Review – The Lord of the Rings: Return to Moria

The Lord of the Rings: Return to Moria

The year 2023 has been a real monkey’s paw for Lord of the Rings fans. As a huge Middle-Earth fan, I’m always wanting more games utilizing the legendary IP. We’ve gotten some genuinely fantastic games from it, well beyond usual IP cash grabs. Lord of the Rings OnlineBattle for Middle-Earth, The Third Age, Shadow of War are all exceptional titles that showed the flexibility of the IP in skilled hands. So 2023 should have been a cause for celebration. Two Middle-Earth games this year, the first in over five years. And then The Lord of the Rings: Gollum released and it was…bad. Really, really bad, with the barest of redeeming features. Next up is The Lord of the Rings: Return to Moria, a survival game set in fiction’s most legendary dungeon during Middle-Earth’s Fourth Age. And sadly, this game doesn’t live up to its premise either.

Return to Moria graphics

Views that do look good at first, quickly grow boring once you realize that’s all the game has.

To be clear, it’s at least a step up from Gollum. The Lord of the Rings: Return to Moria is a survival game like Ark or Valheim. You play as a Dwarf during the Fourth Age of Middle-Earth, tasked with assisting in the reclamation of Moria. You explore the underground kingdom, mine for resources, craft using said resources, build bases, and repeat ad infinitum. It’s a proven gameplay loop, a solid premise and setting, so you’d assume an easy slam dunk. Sadly, not exactly. While it’s not terrible, all of the independent mechanics feel half-baked and underwhelming. Especially when compared to the plethora of competitors. And while they come together to form something solid, it’s never more than that and frequently less than. 

Critically building and mining, the two things you’ll be doing the most of, are far too limited. One of the biggest pluses of the survival genre is its freedom of creativity. Minecraft is the poster child for sandbox games, and set the standard for this exact gameplay style. And Return to Moria falls so very short of this. Exploration and mining is strangely linear and very specific. You’re underground, surrounded by rocks and minerals, but the game is very insistent that you’re only allowed to mine very specific veins in very specific areas. I’ve genuinely never encountered a sandbox game that was so strict about were I was allowed to go and explore. Base-building is the same way, with specific areas set-aside for bases, and with too many limitations to really experiment and have fun. 

Return to Moria goblins

That’s the face of a Goblin wanting to be put out of its misery.

Combat, mob variety, and equipment are also drab and uninspired. Not that survival games are known for doing exceptionally well in these areas, but The Lord of the Rings: Return to Moria is especially underwhelming. I do partly blame IP limitations in this case though. After all something like Ark is allowed to throw around dinosaurs, guns of all flavors, and whatever else comes to mind. Whereas in Middle-Earth you have Orcs, Goblins, and basic medieval weaponry. That being said what you can’t blame the IP for is the utterly braindead AI. It takes the boring weightless combat and makes it impossibly easy as well. Coupled with the boring building, exploration, and mining it makes for one overall boring game.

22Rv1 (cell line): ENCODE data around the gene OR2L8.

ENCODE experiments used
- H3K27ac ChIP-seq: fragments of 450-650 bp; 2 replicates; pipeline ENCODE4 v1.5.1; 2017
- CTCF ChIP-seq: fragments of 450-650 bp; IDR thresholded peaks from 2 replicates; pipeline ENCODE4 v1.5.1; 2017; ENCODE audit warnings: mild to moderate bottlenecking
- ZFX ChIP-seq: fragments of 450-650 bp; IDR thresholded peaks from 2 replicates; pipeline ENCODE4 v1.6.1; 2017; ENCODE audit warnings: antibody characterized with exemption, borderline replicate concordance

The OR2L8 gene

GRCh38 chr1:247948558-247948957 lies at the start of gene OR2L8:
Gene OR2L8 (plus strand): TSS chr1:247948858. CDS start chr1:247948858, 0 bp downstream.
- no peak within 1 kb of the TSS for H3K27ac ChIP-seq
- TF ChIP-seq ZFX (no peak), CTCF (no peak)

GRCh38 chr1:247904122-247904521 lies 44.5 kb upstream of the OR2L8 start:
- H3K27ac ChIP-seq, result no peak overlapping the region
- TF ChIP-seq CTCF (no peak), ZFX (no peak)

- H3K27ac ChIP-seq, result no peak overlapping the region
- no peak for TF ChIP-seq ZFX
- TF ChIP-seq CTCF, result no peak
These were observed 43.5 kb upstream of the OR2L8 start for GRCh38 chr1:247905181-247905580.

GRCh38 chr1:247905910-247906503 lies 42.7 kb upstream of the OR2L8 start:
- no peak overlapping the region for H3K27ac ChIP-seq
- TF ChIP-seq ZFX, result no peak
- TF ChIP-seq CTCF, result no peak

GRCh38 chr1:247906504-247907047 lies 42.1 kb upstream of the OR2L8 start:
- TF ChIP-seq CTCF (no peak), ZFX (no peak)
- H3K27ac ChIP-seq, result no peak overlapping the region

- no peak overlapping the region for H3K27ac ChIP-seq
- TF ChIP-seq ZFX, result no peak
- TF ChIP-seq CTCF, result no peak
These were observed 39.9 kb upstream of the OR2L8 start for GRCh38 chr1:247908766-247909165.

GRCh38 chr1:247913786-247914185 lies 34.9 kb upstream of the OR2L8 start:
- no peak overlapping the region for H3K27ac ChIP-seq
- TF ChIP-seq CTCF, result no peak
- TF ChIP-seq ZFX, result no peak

To add insult to injury, it doesn’t even seem made for diehard Middle-Earth fans. Gollum at least was extremely faithful to the lore. Its vision of Middle-Earth was unique, interesting, and worth a look for any diehard fan. The exact kind of person I would advise to stay away from Return to Moria. What it does have for a plot does that adaptation thing when it takes a canon event and changes all the details for seemingly no reason. Canonically the Dwarves did reclaim Khazad-Dum (not Moria, which is what Men/Elves call it), under the leadership of Durin VII. Here however, Durin VII is explicitly missing, and you’re instead apart of a small rebellion Gimli is leading against King Thorin of Erebor. It’s weird to say the least, and a far cry from the visions of Khazad-Dum and the Dwarven Reclamation The Lord of the Rings Online gave us already. 

Return to Moria smithing

Real Dwarves use hammers, swords are for pointy eared maidens.

The Lord of the Rings: Return to Moria is the kind of game that doesn’t do anything well enough to satisfy any of its intended audiences. For survival fans nothing is done better than titles they’re already playing, and in fact does plenty worse. And for diehard Lord of the Rings fans, the strange lore deviations and limited vision of Khazad-Dum and the canonical events portrayed aren’t any more attractive. It may not be as bad a game as Gollum was, but in some ways that’s even worse. I at least walked away from that game acknowledging some high points and that it could have been something more. When it comes to this game, the only thing it left me pondering is if this is the sad future for the IP Embracer has planned for us. Thank Illuvatar for Lord of the Rings Online at least, always dependable. 


Graphics: 6.0

The cartoony art style isn’t bad exactly, but it isn’t quite the right fit for Middle-Earth.

Gameplay: 4.0

It’s as generic as generic survival gameplay loops go, with simplistic combat, simplistic limited building, and underwhelming exploration.

Sound: 9.0

The voice-acting is pretty good, and the soundtrack and sound design are atmospheric at least.

Fun Factor: 4.0

The survival genre has survived this long because the gameplay loop is genuinely entertaining, but Return to Moria lacks anything unique to set it apart from bigger, better, more fleshed out experiences.

Final Verdict: 5.0

The Lord of the Rings: Return to Moria is available now on PC.

Reviewed on PC.

A copy of The Lord of the Rings: Return to Moria was provided by the publisher.